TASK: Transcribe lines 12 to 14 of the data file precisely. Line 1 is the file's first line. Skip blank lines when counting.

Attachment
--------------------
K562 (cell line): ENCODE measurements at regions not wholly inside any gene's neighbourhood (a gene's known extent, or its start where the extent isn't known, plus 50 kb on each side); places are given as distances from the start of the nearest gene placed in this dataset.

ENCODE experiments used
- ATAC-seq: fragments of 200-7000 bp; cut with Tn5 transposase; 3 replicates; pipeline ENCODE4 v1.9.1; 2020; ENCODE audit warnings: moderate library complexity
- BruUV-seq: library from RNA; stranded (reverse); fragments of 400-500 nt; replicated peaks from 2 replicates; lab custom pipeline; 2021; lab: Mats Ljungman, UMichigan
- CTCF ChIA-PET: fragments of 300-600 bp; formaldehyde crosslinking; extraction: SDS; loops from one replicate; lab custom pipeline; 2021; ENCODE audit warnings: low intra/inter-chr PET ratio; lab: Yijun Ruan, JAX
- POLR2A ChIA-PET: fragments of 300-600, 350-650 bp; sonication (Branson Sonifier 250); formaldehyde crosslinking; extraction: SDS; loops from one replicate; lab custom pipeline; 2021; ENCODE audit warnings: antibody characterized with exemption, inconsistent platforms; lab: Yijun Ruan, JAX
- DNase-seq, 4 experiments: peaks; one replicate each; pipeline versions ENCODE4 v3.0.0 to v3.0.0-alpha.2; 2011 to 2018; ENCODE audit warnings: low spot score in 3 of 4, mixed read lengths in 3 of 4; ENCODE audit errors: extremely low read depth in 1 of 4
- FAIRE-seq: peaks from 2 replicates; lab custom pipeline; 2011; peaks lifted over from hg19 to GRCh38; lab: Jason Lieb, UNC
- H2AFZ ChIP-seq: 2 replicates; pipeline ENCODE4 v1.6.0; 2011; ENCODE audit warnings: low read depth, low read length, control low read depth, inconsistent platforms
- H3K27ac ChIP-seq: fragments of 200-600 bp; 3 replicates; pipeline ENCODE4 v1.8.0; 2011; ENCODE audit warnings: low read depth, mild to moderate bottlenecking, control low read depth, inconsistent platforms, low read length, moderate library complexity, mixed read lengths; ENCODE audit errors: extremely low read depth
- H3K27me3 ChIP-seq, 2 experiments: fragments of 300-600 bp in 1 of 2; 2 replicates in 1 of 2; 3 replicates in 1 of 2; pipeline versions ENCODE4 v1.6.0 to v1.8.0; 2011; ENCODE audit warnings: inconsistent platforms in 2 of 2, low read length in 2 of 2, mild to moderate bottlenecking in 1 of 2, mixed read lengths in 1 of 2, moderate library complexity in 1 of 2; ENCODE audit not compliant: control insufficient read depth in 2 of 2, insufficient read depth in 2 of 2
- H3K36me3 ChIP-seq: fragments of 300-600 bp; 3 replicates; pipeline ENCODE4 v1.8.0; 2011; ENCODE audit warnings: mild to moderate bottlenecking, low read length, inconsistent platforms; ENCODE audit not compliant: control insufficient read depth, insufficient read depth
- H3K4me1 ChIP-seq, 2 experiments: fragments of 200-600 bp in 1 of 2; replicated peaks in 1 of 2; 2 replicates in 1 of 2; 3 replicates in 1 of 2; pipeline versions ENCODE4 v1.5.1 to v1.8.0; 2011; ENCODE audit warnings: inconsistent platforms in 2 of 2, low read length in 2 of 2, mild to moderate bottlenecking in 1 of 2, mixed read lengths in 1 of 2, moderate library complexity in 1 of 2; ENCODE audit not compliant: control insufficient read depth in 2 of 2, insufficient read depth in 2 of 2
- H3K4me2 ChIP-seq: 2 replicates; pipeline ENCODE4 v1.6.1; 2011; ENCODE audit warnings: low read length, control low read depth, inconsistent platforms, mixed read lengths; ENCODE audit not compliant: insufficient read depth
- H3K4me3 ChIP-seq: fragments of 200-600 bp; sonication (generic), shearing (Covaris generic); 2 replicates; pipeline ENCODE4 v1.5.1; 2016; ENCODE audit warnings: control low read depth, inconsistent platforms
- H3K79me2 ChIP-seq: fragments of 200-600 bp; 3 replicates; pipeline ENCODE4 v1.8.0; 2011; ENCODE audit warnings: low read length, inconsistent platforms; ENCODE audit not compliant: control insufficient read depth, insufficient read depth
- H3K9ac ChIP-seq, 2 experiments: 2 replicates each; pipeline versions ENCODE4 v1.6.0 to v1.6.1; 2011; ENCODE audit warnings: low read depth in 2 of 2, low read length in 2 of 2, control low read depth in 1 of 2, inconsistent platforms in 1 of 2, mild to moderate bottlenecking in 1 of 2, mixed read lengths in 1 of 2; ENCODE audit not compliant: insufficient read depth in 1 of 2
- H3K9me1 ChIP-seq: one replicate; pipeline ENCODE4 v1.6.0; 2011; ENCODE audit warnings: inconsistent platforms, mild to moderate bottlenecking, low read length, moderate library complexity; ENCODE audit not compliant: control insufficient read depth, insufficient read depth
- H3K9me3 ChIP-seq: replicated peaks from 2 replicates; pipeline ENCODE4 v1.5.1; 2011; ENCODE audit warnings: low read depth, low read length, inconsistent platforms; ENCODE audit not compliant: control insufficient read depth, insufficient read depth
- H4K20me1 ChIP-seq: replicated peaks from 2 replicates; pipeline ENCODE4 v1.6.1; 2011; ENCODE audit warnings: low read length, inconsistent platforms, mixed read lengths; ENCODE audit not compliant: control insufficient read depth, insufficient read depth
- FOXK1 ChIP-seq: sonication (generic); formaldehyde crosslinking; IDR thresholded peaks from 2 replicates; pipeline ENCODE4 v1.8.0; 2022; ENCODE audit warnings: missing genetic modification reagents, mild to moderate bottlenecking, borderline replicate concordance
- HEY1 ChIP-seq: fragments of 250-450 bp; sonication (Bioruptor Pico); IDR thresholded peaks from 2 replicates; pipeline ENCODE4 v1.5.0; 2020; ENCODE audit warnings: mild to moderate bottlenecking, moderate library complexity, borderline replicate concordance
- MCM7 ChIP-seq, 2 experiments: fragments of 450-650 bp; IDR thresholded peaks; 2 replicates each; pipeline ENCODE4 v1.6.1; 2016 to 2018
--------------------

- H3K36me3 ChIP-seq: fragments of 300-600 bp; 3 replicates; pipeline ENCODE4 v1.8.0; 2011; ENCODE audit warnings: mild to moderate bottlenecking, low read length, inconsistent platforms; ENCODE audit not compliant: control insufficient read depth, insufficient read depth
- H3K4me1 ChIP-seq, 2 experiments: fragments of 200-600 bp in 1 of 2; replicated peaks in 1 of 2; 2 replicates in 1 of 2; 3 replicates in 1 of 2; pipeline versions ENCODE4 v1.5.1 to v1.8.0; 2011; ENCODE audit warnings: inconsistent platforms in 2 of 2, low read length in 2 of 2, mild to moderate bottlenecking in 1 of 2, mixed read lengths in 1 of 2, moderate library complexity in 1 of 2; ENCODE audit not compliant: control insufficient read depth in 2 of 2, insufficient read depth in 2 of 2
- H3K4me2 ChIP-seq: 2 replicates; pipeline ENCODE4 v1.6.1; 2011; ENCODE audit warnings: low read length, control low read depth, inconsistent platforms, mixed read lengths; ENCODE audit not compliant: insufficient read depth